A journey to the island where Tabasco is made

On assignment for 60 Minutes, Sanjay Gupta travels "back in time" to the Tabasco company's private island in the bayous of Louisiana

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"They say when you arrive on Avery Island, 'Welcome to the island, now set your watch back 100 years,'" Sanjay Gupta told 60 Minutes Overtime. "That's sort of the way they look at things."

Avery Island is a private stretch of land in the bayous of Louisiana where Tabasco sauce is made. Since 1868, the company has been run by descendants of Edmund McIlhenny, the creator of the famous hot sauce. Gupta visited the island on assignment for 60 Minutes in March.

"There aren't many things that you can point to and say, 'That is uniquely American,'" Gupta said. "Tabasco is something that probably you'd put on the list."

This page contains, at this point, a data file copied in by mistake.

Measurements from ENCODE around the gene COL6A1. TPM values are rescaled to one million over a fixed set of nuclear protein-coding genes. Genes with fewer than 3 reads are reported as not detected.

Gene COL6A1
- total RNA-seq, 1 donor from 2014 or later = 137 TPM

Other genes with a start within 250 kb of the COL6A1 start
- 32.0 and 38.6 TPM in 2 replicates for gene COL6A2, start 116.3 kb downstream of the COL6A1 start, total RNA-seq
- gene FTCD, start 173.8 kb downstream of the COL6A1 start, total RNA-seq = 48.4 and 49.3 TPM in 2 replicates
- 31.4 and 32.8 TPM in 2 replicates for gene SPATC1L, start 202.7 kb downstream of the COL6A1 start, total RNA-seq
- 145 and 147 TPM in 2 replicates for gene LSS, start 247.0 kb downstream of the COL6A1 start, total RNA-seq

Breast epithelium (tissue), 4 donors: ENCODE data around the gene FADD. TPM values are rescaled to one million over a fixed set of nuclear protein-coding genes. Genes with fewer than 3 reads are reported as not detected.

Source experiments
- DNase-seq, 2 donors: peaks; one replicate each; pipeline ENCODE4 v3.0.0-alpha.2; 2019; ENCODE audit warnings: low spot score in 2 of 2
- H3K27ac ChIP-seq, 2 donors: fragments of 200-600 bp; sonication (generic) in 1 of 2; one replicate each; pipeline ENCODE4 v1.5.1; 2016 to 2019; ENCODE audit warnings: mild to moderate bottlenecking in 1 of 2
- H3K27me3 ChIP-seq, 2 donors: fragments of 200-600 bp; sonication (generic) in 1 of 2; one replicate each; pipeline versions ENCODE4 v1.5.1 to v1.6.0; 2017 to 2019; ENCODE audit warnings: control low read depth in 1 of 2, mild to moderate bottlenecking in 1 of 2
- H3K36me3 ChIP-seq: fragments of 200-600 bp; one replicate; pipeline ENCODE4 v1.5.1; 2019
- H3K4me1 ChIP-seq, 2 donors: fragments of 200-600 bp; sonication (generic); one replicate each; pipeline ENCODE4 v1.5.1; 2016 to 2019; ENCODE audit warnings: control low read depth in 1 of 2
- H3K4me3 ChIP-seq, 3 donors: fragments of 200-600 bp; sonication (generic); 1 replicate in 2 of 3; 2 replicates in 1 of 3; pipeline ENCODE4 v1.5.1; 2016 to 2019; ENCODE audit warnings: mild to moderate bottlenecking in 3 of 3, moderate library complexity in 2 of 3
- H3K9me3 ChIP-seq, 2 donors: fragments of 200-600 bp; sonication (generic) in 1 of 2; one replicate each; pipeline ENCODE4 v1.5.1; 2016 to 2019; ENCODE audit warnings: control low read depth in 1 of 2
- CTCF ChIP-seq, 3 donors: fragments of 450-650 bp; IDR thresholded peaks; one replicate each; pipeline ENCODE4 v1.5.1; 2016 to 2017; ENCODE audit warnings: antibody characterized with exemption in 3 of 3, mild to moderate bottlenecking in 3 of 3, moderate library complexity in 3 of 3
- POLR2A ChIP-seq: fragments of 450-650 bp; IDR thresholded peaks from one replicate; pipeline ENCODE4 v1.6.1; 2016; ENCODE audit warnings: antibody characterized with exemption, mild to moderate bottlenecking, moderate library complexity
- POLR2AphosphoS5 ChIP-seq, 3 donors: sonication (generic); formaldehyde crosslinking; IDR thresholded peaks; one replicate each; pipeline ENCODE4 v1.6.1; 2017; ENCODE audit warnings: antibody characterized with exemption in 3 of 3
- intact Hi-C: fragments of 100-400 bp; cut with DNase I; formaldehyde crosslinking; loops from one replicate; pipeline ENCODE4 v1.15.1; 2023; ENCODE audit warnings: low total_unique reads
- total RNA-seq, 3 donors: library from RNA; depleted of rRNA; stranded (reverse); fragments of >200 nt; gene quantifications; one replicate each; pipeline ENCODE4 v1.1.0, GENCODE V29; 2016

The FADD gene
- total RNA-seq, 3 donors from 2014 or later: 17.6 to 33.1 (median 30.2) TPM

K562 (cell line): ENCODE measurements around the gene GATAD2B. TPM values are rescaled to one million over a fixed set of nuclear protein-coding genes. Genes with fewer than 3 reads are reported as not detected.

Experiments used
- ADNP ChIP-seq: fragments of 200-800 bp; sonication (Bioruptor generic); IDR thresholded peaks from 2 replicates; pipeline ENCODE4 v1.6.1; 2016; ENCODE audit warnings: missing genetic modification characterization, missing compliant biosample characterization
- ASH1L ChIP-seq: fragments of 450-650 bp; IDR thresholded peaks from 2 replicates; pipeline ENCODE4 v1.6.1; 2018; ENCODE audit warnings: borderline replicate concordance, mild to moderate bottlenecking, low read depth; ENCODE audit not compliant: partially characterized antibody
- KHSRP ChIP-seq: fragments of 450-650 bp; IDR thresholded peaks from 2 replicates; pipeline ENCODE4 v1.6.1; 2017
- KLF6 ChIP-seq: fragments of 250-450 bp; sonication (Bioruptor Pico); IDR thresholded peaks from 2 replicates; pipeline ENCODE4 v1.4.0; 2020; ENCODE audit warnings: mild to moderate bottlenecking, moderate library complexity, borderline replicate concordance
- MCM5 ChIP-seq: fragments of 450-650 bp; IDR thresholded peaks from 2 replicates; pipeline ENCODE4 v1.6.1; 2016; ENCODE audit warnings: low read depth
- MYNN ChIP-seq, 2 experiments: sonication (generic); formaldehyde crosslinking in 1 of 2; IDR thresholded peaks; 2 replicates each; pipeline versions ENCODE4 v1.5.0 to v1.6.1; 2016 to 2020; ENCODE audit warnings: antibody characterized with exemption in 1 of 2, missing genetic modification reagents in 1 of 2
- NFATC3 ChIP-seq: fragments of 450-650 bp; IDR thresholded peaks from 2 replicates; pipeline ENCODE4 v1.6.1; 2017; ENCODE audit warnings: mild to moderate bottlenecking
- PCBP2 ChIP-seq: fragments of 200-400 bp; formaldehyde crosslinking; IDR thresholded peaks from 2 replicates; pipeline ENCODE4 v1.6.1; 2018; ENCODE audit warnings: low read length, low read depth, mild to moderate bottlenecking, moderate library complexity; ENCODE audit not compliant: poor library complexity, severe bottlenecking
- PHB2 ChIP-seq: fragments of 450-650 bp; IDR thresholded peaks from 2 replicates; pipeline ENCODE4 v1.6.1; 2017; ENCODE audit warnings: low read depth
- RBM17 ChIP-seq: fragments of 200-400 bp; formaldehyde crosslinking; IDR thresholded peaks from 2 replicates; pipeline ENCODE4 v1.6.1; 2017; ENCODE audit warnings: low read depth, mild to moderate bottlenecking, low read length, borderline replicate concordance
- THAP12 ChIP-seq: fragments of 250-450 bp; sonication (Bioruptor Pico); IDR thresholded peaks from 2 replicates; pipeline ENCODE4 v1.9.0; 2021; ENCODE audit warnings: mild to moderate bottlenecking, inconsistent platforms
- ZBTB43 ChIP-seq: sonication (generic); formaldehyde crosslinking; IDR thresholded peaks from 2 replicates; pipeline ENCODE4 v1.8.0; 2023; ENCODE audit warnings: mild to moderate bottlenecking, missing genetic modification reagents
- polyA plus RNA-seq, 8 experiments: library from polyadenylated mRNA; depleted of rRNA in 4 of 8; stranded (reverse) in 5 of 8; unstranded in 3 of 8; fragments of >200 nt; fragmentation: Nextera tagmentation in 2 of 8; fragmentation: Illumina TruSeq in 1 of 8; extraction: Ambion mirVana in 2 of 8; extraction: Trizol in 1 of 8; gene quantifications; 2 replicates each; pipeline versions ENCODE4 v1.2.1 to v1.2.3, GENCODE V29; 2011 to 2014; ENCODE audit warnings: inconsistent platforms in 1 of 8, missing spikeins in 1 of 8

In this week's 60 Minutes Overtime, Gupta takes viewers along on his journey to Avery Island, where he cruised along neighboring marshes in an airboat, encountered gators and rare birds, and joined the "first family" of Tabasco for a traditional Cajun seafood boil, complete with crawfish, crab, vegetables and of course, Tabasco sauce.

Having grown up eating spicy food at home, Gupta expected the assignment to be "easy" for him. That clearly wasn't the case, as you'll see in the above video. While touring the Tabasco factory, Gupta was overcome by fits of coughing, sweating, and watering eyes.

Since his visit to Avery Island, Gupta says he can't help but look at a bottle of Tabasco sauce in a different light.

"It's inseparable, the story now for me, of Tabasco, and the taste of the product itself," Gupta said. "I don't know that something could taste better because you know the story of it, but it sure seems like it."

Editor's Note: This segment was originally published March 16, 2014